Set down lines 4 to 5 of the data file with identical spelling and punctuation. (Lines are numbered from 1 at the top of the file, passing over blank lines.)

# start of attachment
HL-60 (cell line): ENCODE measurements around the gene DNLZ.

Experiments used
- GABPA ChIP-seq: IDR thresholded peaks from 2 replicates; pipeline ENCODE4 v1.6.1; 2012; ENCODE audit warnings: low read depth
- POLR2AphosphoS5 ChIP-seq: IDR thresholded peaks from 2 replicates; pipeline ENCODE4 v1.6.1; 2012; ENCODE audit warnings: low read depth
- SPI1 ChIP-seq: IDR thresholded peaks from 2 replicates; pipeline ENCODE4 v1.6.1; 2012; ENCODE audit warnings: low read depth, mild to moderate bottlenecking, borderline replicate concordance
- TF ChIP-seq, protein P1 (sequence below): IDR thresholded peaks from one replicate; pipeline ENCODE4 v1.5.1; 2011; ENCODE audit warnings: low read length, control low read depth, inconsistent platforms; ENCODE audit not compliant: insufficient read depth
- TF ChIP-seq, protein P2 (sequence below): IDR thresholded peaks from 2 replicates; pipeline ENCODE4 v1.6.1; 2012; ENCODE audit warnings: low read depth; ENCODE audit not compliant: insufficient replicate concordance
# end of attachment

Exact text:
- POLR2AphosphoS5 ChIP-seq: IDR thresholded peaks from 2 replicates; pipeline ENCODE4 v1.6.1; 2012; ENCODE audit warnings: low read depth
- SPI1 ChIP-seq: IDR thresholded peaks from 2 replicates; pipeline ENCODE4 v1.6.1; 2012; ENCODE audit warnings: low read depth, mild to moderate bottlenecking, borderline replicate concordance